It is fairly easy to distinguish between the sexes of the adult Red Phantom Tetras, as the male has a pointed swim bladder whilst that of the female is rounder (when viewed against a strong light) and, when ready to breed, its colouring becomes much more intense. When the female is carrying eggs (gravid), as her lower abdomen will become more distended than the male. 

The Red Phantom Tetra has a deeper body than most Tetras that are similar to the Neon Tetra, being much more rhomboid in shape. 

The Red Phantom Tetra tends to inhabit the middle area of the aquarium. You should also ensure that there is a close-fitting top on the aquarium because the Red Phantom Tetra will otherwise probably jump out, as jumping clear of the water is in its nature.

The Red Phantom Tetra is, by nature, a shoaling fish and it is generally recommended to purchase six or more fish, as their nature is to swim together as a shoal and they will tend to thrive much better as a shoal. Red Phantom Tetras are excellent community fish and are ideal for aquarists with moderate experience, as they don’t tend to have aggressive tendencies towards other species. It is advised not to include Red Phantom Tetras in an aquarium containing large species, as they may consider them to be food. Red Phantom Tetras enjoy are plenty of densely clustered plants behind and amongst which they may hide.

Red Phantom Tetras, like most rainforest species, prefer a shaded and well-planted tank with open areas for free-swimming, as they can hide from predation or strong light, so consider including floating leaves and/or allowing vegetation to grow so that it floats on the surface of the water to provide shade. Bearing in mind the lower pH levels preferred by Red Phantom Tetras, they should be kept is an aquatic peat-filtered aquarium

It is generally advised that the minimum tank size for Red Phantom Tetras should be one of 24 inches in length or more due to the shoaling nature of the species, which will enable a small (or even quite a large) shoal to move around freely. The tank should be well-planted but with clear areas where the fish can swim freely. The water should only have gentle movement.

The general rule for Tetras is that by keeping six or more of the same species in an aquarium they will be fully aware of which is male and which is female and they will act accordingly when the time comes for breeding.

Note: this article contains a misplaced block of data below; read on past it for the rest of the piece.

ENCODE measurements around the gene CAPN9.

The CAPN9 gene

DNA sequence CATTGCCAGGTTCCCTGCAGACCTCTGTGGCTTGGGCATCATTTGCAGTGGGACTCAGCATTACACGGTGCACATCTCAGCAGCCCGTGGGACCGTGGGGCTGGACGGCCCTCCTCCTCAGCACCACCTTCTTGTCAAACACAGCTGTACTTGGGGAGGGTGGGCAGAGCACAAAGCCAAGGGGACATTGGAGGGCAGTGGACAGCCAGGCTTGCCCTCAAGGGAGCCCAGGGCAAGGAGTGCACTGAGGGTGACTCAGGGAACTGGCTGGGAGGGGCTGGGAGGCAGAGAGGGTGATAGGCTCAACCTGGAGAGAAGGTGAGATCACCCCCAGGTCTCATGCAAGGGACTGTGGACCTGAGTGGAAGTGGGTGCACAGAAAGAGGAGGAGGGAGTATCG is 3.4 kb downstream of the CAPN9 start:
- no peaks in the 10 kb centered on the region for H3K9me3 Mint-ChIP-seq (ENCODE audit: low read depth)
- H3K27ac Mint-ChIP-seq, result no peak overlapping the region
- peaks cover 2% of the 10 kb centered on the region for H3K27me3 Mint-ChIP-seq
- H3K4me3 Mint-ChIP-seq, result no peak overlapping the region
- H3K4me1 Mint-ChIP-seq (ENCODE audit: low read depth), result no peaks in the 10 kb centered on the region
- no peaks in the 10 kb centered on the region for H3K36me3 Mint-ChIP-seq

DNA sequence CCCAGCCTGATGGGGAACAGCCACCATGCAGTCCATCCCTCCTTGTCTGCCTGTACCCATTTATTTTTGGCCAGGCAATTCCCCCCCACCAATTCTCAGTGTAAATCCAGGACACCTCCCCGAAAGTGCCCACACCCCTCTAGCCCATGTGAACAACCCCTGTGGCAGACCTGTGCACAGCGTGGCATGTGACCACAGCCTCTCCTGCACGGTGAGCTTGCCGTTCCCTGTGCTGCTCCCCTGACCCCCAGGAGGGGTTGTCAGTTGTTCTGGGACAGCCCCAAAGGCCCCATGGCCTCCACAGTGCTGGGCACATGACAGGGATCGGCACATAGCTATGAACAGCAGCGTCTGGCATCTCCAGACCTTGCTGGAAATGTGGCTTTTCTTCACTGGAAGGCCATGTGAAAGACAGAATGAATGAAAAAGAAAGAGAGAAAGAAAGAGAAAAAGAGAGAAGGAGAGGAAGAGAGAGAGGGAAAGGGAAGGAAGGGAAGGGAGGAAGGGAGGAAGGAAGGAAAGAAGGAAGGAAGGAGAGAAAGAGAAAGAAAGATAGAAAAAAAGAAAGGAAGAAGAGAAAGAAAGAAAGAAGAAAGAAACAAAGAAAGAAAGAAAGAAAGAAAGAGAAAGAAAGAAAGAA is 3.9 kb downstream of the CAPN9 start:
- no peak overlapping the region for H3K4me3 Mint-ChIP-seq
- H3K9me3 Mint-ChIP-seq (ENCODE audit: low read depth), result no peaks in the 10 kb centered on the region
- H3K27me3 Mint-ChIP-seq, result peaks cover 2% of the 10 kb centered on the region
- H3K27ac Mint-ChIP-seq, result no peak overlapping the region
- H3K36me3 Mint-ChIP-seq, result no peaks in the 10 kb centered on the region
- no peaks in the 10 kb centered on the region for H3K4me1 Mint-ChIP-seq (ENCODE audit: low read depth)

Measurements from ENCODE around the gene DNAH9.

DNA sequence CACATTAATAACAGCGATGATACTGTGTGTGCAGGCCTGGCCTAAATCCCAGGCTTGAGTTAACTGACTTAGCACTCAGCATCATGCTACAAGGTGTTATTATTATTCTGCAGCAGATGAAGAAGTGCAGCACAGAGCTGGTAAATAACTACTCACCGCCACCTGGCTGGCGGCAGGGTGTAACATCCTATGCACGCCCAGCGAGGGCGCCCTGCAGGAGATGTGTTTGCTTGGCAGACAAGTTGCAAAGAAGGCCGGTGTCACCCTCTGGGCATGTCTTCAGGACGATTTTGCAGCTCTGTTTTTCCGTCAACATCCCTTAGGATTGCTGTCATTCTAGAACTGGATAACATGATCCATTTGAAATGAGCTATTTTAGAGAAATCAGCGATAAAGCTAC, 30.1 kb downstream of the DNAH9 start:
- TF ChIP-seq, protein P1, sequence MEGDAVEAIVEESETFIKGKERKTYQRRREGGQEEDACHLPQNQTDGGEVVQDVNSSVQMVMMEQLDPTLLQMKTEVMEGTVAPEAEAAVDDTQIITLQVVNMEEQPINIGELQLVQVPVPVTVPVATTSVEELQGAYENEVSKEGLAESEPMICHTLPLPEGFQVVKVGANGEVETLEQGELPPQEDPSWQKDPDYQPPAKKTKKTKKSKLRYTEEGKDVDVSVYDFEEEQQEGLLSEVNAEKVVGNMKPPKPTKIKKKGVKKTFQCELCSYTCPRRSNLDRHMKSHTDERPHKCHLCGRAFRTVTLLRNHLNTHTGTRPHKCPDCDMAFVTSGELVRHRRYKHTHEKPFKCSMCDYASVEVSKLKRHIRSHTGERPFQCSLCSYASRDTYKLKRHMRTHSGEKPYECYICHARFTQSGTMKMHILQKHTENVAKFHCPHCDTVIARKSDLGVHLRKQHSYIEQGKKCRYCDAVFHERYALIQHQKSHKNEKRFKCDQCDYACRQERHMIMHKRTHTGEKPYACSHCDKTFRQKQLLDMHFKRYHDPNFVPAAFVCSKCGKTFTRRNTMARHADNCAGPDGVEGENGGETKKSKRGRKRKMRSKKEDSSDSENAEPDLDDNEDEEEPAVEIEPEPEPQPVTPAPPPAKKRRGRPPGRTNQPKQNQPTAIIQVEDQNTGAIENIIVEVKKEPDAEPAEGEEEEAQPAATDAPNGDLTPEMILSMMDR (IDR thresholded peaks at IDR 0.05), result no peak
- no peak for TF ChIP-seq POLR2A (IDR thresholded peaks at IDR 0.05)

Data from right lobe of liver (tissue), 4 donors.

Most (but not all) Tetras have an additional fin which identifies them as being Tetras and the Red Phantom Tetra is no exception. If you look between the dorsal fin and the caudal (tail) fin of the Red Phantom Tetra you will observe a tiny, additional fin, known as the adipose fin. The purpose of this fin is not fully understood but, if it is present on a freshwater tropical fish then you can be pretty certain that the fish is a Tetra.

Tetra comes from the Greek word “Tetragonopterus” which means square-finned and appears to relate to the four fins on vertical plane of the fish (dorsal, adipose, caudal and anal fins) which span the central line of the fish (when viewed from above or below, front or rear) and are not present as a pair (e.g. the pectoral or pelvic fins).

Red Phantom Tetra – Video

How do Red Phantom Tetras breed?

Here’s the thing about breeding Red Phantom Tetras…

Tetras eat their eggs and because Red Phantom Tetras are no exception. A female will lay up to 400 eggs which, if laid in a community tank or a tank with a shoal of Red Phantom Tetras in, those eggs are unlikely ever to hatch but highly likely to be eaten.

With all of the above noted then the following may be helpful for those considering breeding this pretty specimen.

Tetras, in general, will scatter eggs by laying them over fine plants such as Cabomba, Fontanalis or Java Moss.

Red Phantom Tetras, like most species, are noted to leap above the water surface during breeding and in general, so it is advised that the tank should be covered to mitigate the risk of losing fish.

As the female Red Phantom Tetra becomes ripe with eggs, the difference between the sexes becomes even more evident. If you plan to attempt to breed Red Phantom Tetras then it is recommended that you have a breeding tank prepared. Such a tank can be empty but you may wish to include a mesh or grid under which the fertilized eggs will fall and/or a sterilized breeding mop.